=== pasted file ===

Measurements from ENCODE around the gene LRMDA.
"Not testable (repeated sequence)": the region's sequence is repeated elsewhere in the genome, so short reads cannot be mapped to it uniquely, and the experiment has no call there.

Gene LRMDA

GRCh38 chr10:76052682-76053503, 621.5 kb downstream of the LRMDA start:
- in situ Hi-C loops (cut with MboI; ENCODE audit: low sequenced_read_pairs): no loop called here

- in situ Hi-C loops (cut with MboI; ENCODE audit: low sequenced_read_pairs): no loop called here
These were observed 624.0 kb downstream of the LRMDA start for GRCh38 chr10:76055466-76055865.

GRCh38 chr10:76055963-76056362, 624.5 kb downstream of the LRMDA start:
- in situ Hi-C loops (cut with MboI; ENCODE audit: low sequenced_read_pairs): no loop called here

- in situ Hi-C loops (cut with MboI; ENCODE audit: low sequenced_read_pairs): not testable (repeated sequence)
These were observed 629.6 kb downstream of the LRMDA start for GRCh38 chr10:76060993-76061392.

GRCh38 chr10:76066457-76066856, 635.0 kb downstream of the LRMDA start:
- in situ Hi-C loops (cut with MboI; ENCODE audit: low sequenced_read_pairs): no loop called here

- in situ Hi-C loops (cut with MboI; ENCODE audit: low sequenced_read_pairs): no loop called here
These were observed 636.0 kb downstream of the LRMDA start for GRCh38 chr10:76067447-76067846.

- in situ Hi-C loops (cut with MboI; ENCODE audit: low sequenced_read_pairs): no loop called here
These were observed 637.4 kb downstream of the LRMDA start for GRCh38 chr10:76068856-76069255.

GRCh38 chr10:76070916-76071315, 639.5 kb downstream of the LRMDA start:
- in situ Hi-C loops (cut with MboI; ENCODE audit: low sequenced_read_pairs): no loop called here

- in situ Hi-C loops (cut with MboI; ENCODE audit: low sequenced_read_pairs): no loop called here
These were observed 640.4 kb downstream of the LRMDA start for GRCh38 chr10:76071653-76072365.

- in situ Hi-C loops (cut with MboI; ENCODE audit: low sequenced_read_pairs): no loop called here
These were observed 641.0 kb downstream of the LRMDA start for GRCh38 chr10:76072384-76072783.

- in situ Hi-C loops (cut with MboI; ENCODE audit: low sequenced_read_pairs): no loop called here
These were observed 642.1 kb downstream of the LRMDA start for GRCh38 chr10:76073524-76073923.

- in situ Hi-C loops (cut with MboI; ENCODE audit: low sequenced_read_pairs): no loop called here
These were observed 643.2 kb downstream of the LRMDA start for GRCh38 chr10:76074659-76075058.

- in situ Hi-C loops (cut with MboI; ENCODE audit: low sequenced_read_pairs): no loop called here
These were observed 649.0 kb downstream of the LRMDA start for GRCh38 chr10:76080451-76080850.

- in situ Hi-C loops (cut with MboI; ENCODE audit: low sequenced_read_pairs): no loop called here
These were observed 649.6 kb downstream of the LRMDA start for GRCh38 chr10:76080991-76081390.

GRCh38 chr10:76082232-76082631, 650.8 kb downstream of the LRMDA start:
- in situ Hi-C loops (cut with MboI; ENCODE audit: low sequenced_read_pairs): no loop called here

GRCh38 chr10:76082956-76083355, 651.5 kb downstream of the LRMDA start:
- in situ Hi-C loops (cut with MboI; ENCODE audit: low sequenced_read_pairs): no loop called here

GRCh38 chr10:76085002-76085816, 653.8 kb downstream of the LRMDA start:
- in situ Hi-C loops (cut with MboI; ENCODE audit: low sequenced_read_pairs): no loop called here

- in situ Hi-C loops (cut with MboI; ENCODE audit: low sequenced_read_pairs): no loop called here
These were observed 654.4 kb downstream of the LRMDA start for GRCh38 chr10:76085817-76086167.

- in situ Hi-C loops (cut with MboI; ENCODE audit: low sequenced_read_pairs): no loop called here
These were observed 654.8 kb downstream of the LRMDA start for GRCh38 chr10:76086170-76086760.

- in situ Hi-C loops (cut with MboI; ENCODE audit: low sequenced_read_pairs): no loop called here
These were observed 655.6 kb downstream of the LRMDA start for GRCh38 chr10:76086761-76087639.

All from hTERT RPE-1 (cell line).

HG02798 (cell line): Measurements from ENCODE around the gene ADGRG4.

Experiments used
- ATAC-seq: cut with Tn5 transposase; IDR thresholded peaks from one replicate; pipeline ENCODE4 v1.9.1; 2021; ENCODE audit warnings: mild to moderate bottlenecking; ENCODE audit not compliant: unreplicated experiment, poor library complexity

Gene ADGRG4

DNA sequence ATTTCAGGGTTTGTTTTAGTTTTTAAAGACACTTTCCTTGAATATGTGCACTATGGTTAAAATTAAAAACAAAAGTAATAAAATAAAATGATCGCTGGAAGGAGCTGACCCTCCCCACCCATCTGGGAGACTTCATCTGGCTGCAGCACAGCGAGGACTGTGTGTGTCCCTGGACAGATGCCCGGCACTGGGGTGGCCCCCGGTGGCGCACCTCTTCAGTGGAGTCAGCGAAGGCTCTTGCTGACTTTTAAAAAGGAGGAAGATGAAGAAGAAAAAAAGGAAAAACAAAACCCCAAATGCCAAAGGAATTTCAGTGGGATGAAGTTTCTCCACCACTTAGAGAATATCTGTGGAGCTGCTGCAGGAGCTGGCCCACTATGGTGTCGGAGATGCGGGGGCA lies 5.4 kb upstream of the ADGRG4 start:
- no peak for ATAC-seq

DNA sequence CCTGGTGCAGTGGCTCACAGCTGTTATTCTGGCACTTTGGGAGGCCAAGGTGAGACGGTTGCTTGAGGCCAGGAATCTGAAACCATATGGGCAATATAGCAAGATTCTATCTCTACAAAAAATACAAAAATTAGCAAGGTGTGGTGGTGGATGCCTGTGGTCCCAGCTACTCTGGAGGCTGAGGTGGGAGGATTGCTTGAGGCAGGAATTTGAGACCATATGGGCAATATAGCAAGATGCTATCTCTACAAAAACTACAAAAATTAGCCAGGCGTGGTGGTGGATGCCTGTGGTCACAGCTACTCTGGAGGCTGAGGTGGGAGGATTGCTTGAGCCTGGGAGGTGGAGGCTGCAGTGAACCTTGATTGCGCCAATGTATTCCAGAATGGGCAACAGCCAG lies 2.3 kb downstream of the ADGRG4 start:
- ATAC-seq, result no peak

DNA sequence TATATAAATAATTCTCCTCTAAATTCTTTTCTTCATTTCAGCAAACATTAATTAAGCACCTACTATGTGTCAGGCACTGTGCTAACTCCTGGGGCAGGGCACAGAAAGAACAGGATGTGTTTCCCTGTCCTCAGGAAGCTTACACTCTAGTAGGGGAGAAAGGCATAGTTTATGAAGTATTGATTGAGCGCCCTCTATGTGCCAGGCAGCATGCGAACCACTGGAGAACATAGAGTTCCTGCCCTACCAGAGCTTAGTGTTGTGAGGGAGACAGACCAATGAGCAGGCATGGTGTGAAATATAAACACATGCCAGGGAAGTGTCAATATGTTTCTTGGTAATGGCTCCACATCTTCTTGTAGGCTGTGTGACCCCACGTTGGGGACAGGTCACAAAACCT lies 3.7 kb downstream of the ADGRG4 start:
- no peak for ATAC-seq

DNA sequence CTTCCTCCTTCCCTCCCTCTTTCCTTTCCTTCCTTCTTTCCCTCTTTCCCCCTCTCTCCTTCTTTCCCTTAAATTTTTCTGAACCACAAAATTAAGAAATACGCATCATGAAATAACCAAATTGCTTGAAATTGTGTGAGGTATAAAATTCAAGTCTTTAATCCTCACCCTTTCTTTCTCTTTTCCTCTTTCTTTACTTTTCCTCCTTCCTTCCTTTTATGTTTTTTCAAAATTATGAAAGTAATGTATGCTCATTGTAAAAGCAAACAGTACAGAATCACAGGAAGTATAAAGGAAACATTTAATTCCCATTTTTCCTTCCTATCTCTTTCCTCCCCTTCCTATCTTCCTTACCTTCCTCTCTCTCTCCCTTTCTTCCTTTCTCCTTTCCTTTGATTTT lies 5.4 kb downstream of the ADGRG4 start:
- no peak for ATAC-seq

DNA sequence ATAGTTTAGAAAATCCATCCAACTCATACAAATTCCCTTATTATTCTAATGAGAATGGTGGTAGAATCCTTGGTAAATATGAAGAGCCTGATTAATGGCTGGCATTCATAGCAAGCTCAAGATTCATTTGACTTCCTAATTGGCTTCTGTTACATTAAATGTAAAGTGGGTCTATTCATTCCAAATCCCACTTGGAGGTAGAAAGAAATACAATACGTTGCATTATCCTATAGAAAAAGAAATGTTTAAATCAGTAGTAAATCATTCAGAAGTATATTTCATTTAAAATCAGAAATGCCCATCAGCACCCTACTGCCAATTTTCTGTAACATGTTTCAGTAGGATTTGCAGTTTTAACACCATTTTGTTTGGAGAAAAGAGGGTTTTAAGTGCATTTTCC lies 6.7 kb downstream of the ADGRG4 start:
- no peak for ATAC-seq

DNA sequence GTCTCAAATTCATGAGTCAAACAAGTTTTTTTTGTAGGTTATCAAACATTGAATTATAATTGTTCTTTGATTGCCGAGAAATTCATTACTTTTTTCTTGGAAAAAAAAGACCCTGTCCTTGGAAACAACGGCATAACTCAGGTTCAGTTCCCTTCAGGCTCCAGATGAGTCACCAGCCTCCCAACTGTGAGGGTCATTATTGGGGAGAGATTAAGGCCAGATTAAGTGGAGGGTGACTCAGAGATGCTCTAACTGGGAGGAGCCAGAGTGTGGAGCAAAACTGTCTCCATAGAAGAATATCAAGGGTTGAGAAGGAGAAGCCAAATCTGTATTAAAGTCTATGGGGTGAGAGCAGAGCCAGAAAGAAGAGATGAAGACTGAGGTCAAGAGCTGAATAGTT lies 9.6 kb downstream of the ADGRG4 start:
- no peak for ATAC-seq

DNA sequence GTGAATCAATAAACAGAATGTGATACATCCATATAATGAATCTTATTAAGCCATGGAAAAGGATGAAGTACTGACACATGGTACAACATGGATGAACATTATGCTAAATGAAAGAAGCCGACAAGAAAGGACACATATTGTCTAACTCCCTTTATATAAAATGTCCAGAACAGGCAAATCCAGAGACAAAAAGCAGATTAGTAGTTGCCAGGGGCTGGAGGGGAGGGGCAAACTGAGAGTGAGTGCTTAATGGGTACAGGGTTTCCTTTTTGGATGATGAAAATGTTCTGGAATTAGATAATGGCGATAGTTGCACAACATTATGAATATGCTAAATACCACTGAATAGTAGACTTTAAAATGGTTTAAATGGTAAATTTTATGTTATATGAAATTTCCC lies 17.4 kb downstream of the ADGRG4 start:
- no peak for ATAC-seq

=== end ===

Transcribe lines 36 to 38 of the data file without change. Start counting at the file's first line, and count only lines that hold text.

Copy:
GRCh38 chr10:76085002-76085816, 653.8 kb downstream of the LRMDA start:
- in situ Hi-C loops (cut with MboI; ENCODE audit: low sequenced_read_pairs): no loop called here

- in situ Hi-C loops (cut with MboI; ENCODE audit: low sequenced_read_pairs): no loop called here